Appraisals: Coming in high…or low.

Appraisals are a critical part of buying, selling, or refinancing your home. An appraisal consists of an inspection of your home that assesses the overall value of the property. The appraisal considers the home’s condition, features, and neighborhood, and lets you know if the home is “worth” the price listed on the contract. It is essentially protection for a lender; lenders do not want to lend a buyer or homeowner more money than the home is worth. 

Ordered by the lender, the homeowner and agent typically have no control over who appraises the property. The appraiser must be as impartial and unbiased as possible. In addition to inspecting the home and its features, the appraiser also consider the neighborhood and overall market trends. Once the inspection is completed, the appraiser then prepares an analysis and report. If the appraisal comes in at or above the list or contract price, the transaction will continue as planned. If it comes in lower than the list or contract price, the transaction can be delayed.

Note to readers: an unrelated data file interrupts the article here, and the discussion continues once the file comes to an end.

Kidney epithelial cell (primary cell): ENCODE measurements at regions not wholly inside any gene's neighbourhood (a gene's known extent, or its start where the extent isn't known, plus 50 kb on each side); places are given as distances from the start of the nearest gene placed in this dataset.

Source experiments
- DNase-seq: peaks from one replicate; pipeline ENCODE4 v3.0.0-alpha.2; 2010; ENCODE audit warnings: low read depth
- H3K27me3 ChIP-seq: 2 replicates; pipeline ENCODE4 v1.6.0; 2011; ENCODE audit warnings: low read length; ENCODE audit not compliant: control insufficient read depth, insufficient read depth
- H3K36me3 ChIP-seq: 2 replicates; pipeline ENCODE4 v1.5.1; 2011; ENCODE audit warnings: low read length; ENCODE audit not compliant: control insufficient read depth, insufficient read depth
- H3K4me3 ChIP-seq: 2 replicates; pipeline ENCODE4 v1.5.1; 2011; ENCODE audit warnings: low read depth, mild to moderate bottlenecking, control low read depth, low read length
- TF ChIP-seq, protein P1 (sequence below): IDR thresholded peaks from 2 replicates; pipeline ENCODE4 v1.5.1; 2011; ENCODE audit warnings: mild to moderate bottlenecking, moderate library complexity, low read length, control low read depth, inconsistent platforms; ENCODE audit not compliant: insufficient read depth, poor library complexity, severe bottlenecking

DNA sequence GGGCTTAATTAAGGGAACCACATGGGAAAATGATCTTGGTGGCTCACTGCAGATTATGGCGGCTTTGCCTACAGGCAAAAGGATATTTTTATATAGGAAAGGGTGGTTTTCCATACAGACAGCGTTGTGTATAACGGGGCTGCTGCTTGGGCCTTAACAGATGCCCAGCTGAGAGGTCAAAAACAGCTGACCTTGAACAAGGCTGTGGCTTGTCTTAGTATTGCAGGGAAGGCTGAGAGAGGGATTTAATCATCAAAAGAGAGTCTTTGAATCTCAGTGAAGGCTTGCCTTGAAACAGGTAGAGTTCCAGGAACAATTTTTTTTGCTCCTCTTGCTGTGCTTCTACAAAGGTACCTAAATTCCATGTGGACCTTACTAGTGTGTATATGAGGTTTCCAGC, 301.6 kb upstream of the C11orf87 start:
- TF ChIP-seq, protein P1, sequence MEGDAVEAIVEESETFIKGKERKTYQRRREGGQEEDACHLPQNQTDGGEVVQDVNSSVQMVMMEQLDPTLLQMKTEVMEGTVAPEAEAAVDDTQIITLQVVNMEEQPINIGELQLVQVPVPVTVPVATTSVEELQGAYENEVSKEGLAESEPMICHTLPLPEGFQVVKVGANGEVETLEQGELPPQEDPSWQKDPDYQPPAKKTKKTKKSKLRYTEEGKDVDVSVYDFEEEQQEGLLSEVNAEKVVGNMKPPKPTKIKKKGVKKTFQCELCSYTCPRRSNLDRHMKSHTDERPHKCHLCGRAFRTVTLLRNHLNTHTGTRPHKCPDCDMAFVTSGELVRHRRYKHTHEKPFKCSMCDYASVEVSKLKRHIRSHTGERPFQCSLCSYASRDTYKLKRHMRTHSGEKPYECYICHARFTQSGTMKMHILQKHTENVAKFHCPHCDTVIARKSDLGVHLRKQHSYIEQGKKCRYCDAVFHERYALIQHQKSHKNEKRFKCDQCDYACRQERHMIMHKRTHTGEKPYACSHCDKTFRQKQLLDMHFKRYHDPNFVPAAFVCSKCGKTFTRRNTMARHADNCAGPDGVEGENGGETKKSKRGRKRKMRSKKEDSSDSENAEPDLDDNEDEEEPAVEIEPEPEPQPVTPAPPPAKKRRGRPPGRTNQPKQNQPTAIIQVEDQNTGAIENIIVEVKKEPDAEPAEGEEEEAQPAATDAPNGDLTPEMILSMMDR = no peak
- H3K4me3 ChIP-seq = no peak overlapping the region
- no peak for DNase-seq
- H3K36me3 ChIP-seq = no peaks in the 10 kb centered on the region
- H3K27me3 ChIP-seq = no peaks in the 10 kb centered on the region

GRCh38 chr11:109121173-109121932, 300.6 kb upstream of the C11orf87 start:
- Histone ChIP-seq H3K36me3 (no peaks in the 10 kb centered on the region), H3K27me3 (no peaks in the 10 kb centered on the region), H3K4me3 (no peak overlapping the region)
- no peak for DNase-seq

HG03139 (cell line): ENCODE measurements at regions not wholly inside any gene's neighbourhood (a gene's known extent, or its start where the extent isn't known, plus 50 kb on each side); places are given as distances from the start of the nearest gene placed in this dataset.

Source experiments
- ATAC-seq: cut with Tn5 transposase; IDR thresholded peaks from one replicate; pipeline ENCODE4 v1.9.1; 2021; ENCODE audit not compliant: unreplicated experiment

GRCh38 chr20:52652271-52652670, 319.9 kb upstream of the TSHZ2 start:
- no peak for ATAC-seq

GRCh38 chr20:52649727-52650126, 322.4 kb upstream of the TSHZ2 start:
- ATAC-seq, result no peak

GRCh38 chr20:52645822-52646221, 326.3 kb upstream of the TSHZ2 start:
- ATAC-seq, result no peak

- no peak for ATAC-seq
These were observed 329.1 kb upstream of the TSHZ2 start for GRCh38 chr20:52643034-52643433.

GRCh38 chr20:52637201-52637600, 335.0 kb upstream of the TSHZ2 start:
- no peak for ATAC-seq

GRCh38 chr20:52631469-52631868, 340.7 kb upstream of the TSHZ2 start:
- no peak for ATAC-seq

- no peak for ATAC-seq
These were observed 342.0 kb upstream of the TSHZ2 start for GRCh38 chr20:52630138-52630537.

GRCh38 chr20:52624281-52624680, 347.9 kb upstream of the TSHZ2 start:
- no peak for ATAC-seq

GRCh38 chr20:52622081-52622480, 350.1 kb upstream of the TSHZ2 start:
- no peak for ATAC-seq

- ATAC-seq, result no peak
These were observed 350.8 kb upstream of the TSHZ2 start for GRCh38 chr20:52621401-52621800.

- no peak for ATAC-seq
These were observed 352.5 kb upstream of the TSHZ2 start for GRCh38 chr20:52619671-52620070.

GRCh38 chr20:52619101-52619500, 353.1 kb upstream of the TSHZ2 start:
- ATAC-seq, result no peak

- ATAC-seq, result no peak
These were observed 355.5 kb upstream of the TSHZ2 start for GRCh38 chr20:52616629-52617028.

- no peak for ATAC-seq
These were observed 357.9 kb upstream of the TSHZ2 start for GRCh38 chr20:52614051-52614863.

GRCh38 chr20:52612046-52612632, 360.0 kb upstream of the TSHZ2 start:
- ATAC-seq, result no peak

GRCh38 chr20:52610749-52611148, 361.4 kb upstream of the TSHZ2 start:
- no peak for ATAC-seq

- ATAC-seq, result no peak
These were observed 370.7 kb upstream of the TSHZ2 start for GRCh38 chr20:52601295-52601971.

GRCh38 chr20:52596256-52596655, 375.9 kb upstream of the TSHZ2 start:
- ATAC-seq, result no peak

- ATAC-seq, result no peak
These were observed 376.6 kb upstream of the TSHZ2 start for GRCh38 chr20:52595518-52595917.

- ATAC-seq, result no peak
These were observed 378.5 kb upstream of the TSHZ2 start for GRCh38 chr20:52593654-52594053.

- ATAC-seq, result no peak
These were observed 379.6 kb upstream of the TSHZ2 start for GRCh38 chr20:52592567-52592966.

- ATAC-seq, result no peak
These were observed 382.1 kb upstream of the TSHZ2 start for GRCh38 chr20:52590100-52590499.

As a buyer, if the appraisal comes in at or above the contract price, there should be no delays with the transaction. An appraisal that comes in lower can mean there is a chance to negotiate a lower price. This is great for a buyer if the seller is willing to negotiate. Not only do you get your dream home, but it can be a lower price than originally anticipated. 

As a seller, a higher appraisal is clearly more desirable, as a lower appraisal can delay the deal or even result in the seller losing the profit. If the seller is able to negotiate the price, the deal can continue. Oftentimes, the seller will choose to take the home off the market and re-list in later months. 

Appraisals on homes are valid for a set period of time. For example, a conventional appraisal is valid for 90 days, a FHA appraisal is valid for 120 days, and a VA loan is valid for 180 days. For sellers, this means that it could take 3-6 months for a home to get a new appraisal – and preferably one that is at or above contract price. 

While appraisals can seem overwhelming, they are another step in the home buying or selling process. Reach out to your realtor at any stage in the process for questions regarding your transaction. And remember, a lower appraisal won’t prevent a transaction, it might just delay the deal for a short time. 


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